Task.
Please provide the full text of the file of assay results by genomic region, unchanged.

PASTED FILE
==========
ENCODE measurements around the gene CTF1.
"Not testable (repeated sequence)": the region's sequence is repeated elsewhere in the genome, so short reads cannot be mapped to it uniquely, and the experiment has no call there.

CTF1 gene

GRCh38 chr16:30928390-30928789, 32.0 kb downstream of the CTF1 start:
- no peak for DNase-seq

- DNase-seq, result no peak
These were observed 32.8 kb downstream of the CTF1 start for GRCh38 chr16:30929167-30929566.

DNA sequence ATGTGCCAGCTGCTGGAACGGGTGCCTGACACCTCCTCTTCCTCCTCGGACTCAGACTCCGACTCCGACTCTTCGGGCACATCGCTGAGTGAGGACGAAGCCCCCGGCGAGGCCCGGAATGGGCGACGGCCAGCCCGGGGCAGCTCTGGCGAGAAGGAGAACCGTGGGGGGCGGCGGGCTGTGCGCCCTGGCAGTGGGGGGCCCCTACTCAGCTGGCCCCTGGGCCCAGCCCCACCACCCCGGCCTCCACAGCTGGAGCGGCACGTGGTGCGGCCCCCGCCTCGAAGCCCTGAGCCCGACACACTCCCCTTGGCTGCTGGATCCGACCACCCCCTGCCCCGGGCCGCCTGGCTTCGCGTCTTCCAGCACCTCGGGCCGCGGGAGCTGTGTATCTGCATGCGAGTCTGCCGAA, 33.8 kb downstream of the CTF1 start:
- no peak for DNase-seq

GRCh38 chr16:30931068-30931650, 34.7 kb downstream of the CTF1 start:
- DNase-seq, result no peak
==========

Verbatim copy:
ENCODE measurements around the gene CTF1.
"Not testable (repeated sequence)": the region's sequence is repeated elsewhere in the genome, so short reads cannot be mapped to it uniquely, and the experiment has no call there.

CTF1 gene

GRCh38 chr16:30928390-30928789, 32.0 kb downstream of the CTF1 start:
- no peak for DNase-seq

- DNase-seq, result no peak
These were observed 32.8 kb downstream of the CTF1 start for GRCh38 chr16:30929167-30929566.

DNA sequence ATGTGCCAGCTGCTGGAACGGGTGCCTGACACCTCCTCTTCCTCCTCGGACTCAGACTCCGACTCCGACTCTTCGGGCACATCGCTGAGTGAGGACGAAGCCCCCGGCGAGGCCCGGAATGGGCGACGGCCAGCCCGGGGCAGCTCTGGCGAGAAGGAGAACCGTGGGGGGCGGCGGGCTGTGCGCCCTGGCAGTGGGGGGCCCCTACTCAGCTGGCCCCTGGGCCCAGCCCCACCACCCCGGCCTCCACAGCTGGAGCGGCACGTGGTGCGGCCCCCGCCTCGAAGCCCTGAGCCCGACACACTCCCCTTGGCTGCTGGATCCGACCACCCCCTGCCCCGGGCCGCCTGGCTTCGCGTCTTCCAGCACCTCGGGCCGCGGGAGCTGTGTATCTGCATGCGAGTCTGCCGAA, 33.8 kb downstream of the CTF1 start:
- no peak for DNase-seq

GRCh38 chr16:30931068-30931650, 34.7 kb downstream of the CTF1 start:
- DNase-seq, result no peak